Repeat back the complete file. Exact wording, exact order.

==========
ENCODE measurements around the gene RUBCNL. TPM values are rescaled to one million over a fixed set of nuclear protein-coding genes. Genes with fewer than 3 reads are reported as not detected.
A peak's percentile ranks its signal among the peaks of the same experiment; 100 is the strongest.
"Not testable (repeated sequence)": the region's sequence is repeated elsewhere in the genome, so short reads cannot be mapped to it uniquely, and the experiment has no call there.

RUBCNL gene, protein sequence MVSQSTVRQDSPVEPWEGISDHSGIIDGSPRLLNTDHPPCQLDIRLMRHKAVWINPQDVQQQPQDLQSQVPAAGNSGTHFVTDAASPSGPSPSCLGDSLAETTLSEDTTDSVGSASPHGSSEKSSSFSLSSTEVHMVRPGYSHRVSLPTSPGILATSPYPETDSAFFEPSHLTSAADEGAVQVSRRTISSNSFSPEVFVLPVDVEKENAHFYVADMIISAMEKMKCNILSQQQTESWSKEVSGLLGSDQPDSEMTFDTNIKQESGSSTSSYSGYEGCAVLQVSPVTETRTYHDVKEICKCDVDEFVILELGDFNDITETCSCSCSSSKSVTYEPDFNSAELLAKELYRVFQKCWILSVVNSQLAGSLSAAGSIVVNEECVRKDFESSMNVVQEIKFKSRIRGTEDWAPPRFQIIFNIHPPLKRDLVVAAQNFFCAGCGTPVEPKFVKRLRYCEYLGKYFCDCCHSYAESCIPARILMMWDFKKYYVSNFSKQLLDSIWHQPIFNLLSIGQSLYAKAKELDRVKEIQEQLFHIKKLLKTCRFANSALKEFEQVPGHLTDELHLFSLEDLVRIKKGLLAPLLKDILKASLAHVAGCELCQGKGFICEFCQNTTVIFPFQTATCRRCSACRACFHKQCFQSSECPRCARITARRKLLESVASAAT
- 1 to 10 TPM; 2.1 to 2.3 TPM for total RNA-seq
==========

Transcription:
ENCODE measurements around the gene RUBCNL. TPM values are rescaled to one million over a fixed set of nuclear protein-coding genes. Genes with fewer than 3 reads are reported as not detected.
A peak's percentile ranks its signal among the peaks of the same experiment; 100 is the strongest.
"Not testable (repeated sequence)": the region's sequence is repeated elsewhere in the genome, so short reads cannot be mapped to it uniquely, and the experiment has no call there.

RUBCNL gene, protein sequence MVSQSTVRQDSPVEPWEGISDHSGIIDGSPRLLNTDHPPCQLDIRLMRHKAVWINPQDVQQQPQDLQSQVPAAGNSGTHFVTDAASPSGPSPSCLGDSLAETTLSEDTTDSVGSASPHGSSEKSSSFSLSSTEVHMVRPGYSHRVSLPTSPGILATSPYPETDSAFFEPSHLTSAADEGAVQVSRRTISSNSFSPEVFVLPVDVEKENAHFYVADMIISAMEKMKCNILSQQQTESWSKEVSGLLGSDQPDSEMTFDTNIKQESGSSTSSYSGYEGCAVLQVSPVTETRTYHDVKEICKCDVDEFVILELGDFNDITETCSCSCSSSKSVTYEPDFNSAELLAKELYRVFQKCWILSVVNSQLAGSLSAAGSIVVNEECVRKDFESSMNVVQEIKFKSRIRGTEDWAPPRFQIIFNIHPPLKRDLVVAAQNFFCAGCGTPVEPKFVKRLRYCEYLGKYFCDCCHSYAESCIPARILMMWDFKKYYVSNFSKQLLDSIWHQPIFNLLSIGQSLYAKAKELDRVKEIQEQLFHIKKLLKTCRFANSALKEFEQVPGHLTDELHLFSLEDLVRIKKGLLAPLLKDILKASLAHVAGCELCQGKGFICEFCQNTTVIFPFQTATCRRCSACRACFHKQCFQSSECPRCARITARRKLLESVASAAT
- 1 to 10 TPM; 2.1 to 2.3 TPM for total RNA-seq